The abhorrently low rates songwriters are paid by streaming services – enabled by outdated federal regulations – are yet another indication our work is being devalued in today’s marketplace. Consider the fact that it takes roughly one million spins on Pandora for a songwriter to earn just $90. Avicii’s release “Wake Me Up!” that I co-wrote and sing, for example, was the most streamed song in Spotify history and the 13th most played song on Pandora since its release in 2013, with more than 168 million streams in the US. And yet, that yielded only $12,359 in Pandora domestic royalties— which were then split among three songwriters and our publishers. In return for co-writing a major hit song, I’ve earned less than $4,000 domestically from the largest digital music service. If that’s what’s now considered a streaming “success story,” is it any wonder that so many songwriters are now struggling to make ends meet?
But Bill Wyman argues that Swift was unwise:
Why? Because we can already see where folks are going to get their music if they decide a streaming option like Spotify doesn’t give them the service they want. Here’s what Swift’s — and Spotify’s — real competition is:
That’s a screenshot of just part of a Pirate Bay page dedicated to 1989 torrents. I count about 7,000 folks sharing the thing right then, a week after the album came out. (With that many seeds, downloading an album takes about 45 seconds, so you can imagine the churn.) A single page on a different BitTorrent site, Kick Ass Torrents, said that just one particular torrent of many for the album had been downloaded close to 110,000 times. And remember that this comes in the face of what I’m sure was a strong behind-the-scenes campaign by her label to keep the thing off the illegal networks.
Spotify’s per-stream payout seems small, all right, but it’s a lot bigger than the Pirate Bay’s.
Meanwhile, Felix Salmon takes the opportunity to make a case for oligopoly:
The fact that there are only three major record labels is a godsend to the world of digital music. It means that if you’re trying to do anything innovative with digital music, you basically only need to deal with three counterparties. Once Spotify or Rhapsody gets three contracts signed, for instance, they can effectively tell the world that they’re offering all the music you might ever want to listen to. Sure, there will always be a few exceptions here or there. But, as anybody with one of these services knows, you can generally play just about any album you want to listen to. It’s an amazing, magical thing— and it’s a service which, to boot, is generally offered on a freemium basis. To have the world’s music at your fingertips, these days, you don’t need to do anything illegal, and you don’t need to pay a penny.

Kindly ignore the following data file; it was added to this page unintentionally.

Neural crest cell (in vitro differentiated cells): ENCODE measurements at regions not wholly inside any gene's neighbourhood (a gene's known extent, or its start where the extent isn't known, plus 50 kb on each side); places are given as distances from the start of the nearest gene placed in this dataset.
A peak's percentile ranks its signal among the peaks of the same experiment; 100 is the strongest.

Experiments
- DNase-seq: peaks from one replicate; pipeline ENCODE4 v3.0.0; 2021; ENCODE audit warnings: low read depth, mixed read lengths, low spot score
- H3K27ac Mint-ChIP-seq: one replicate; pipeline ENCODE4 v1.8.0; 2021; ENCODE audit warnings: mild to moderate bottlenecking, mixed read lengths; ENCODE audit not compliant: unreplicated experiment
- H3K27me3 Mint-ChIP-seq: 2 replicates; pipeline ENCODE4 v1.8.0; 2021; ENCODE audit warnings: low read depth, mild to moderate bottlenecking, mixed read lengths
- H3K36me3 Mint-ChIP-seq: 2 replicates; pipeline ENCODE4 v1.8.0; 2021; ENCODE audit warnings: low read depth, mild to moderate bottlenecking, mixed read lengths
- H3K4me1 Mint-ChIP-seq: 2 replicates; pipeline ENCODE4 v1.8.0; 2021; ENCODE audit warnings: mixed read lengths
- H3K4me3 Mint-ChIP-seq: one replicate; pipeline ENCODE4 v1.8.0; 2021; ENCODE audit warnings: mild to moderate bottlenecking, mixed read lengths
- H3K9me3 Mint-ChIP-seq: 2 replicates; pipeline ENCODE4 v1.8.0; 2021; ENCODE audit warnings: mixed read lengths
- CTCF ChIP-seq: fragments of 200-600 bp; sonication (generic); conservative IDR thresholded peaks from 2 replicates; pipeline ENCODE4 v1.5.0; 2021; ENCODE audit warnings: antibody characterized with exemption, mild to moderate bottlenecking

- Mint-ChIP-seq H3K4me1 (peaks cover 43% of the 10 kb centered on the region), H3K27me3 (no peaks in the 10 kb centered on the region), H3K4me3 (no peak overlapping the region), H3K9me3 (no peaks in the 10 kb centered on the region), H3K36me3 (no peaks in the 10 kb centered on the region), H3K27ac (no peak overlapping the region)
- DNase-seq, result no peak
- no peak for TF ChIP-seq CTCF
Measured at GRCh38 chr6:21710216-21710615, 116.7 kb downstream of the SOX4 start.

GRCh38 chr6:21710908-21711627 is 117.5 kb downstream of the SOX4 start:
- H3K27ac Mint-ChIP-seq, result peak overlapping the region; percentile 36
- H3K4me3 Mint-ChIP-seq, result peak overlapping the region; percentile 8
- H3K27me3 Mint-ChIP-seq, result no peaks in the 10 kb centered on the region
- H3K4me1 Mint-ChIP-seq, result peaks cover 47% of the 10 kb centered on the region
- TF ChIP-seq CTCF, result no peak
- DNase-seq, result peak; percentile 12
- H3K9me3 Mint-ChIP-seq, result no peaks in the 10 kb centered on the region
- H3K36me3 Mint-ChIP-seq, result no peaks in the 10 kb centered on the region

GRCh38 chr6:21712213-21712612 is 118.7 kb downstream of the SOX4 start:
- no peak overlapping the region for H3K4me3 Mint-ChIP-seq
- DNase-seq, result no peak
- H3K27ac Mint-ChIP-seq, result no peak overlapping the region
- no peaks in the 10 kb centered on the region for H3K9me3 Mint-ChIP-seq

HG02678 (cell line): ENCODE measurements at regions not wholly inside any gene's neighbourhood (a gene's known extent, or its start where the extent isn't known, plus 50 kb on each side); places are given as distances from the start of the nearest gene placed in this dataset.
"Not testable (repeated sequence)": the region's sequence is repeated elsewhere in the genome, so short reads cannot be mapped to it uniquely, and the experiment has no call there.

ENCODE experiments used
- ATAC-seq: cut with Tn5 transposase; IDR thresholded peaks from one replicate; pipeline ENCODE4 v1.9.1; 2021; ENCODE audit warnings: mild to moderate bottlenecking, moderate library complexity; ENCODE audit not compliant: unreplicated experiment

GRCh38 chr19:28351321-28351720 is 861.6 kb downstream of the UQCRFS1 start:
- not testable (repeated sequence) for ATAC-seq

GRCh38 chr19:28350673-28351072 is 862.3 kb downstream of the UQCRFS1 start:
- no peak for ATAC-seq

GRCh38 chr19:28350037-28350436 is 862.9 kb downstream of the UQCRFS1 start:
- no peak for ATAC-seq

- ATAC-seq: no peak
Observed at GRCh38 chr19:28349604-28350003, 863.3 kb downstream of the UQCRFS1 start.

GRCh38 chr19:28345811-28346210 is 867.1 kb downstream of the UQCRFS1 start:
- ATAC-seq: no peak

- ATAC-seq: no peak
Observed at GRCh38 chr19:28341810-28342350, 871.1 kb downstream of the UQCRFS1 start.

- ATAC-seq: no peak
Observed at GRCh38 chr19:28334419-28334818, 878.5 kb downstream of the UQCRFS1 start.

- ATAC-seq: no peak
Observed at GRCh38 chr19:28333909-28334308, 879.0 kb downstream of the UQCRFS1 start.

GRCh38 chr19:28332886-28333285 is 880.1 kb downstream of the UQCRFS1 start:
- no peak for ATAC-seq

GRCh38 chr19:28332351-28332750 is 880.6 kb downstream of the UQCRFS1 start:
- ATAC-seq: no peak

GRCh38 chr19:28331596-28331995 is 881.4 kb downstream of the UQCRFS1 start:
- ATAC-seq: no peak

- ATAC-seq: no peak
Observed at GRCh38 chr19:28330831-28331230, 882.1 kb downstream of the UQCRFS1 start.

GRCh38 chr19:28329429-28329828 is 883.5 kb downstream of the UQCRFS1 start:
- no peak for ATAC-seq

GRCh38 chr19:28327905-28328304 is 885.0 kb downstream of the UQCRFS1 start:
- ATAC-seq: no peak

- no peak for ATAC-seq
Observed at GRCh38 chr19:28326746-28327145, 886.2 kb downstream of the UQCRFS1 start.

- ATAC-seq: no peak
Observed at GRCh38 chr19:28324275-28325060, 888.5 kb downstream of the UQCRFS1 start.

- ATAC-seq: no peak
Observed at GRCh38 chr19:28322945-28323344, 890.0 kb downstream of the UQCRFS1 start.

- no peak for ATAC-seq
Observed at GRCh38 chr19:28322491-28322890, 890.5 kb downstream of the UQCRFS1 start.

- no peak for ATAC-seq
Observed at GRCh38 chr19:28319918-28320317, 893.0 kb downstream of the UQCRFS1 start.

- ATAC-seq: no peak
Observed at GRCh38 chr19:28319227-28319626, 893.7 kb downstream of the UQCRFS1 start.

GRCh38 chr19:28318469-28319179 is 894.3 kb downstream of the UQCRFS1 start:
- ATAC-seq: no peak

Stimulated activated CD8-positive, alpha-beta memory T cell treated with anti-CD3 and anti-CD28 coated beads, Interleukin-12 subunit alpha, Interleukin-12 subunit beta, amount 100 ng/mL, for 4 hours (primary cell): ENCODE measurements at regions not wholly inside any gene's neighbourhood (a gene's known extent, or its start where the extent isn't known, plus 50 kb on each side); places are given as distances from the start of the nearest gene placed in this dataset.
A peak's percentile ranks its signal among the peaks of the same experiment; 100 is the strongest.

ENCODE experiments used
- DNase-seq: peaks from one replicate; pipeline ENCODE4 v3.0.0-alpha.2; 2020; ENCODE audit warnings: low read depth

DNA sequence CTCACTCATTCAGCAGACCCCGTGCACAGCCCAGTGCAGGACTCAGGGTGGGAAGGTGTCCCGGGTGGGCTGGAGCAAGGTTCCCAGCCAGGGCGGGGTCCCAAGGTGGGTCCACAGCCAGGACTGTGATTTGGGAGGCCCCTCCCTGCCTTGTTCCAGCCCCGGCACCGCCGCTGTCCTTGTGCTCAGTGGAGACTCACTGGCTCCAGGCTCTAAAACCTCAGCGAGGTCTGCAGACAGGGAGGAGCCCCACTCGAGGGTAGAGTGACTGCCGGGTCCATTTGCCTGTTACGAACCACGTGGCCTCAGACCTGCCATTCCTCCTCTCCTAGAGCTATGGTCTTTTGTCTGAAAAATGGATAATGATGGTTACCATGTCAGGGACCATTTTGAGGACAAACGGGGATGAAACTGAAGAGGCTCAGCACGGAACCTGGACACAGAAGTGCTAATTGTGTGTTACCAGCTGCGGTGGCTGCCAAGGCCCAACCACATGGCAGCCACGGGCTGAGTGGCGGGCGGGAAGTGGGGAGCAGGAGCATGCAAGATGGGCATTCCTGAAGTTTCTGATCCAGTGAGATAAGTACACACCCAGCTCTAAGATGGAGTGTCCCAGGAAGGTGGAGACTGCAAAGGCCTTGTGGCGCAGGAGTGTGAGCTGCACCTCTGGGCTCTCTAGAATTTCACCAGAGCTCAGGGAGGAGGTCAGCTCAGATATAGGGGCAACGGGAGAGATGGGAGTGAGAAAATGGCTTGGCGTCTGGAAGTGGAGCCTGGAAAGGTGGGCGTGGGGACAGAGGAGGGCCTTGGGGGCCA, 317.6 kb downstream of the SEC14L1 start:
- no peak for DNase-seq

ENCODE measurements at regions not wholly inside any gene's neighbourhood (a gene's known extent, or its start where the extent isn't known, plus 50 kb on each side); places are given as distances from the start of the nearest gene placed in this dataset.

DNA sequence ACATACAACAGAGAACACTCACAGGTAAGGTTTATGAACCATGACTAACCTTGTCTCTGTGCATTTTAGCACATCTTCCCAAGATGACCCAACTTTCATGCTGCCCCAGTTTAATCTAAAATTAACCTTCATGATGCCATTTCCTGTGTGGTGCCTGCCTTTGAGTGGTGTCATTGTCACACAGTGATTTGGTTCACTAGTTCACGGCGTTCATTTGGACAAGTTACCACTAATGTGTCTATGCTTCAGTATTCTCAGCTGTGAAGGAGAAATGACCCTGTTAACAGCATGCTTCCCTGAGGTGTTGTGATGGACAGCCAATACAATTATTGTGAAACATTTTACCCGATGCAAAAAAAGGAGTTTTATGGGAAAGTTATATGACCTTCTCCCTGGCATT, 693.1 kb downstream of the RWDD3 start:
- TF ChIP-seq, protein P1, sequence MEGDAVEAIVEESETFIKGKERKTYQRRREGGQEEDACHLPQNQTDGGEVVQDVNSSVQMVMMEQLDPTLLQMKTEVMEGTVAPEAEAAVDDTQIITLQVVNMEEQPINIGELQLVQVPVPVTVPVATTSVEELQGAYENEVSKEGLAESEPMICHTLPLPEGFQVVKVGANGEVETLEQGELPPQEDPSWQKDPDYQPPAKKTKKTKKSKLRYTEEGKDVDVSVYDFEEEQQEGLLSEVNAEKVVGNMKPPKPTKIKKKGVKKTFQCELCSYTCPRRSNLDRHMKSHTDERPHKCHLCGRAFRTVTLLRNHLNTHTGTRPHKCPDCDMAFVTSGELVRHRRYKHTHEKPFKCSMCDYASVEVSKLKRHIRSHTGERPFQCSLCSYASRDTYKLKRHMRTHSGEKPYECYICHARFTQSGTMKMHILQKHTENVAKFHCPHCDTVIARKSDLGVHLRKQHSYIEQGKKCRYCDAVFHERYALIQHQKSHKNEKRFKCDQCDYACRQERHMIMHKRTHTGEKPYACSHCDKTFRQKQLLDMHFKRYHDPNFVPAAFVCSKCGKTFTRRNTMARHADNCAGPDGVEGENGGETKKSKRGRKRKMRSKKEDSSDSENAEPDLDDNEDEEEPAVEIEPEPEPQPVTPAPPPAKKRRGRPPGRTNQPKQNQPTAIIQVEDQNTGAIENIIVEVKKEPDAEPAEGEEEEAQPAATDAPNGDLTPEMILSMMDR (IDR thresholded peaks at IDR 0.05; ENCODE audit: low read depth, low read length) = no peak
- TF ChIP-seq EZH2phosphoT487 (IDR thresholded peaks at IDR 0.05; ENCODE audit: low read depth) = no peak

In contrast, he says, small record labels such as Swift’s Big Machine are “a real headache for digital music services, especially when they have ulterior motives“:
The majors can be counted on to drive a hard bargain but ultimately to act in their own best interest; with independents, that’s not always the case. What’s more, streaming contracts with big labels generally operate on a Most Favored Nation basis: whatever the label offers to one streaming service, it has to offer to everybody else. That’s good for competition and innovation — but again, it’s not necessarily something which happens as a matter of course with independent labels.
Joshua Gans disagrees:
Salmon fears instead that what Swift might do is strike an exclusive deal with just one retailer (or broadcaster or streamer or what have you) and we won’t be able to get our music in one place. This happens with video but the consequences aren’t too bad there – after all, we have always had to switch channels and I think in a little while our devices will make that easy too. … [And] that remark Salmon makes about ‘most favored nation’ clauses being for competition and innovation is completely and utterly wrong. They are terrible because they drive all these services towards a common business model and diminish experimentation. When someone who does a deal with Pandora is forced to offer the same terms to Spotify, that doesn’t give Spotify room to move. It means the first service to strike a deal can mould the entire industry going forward.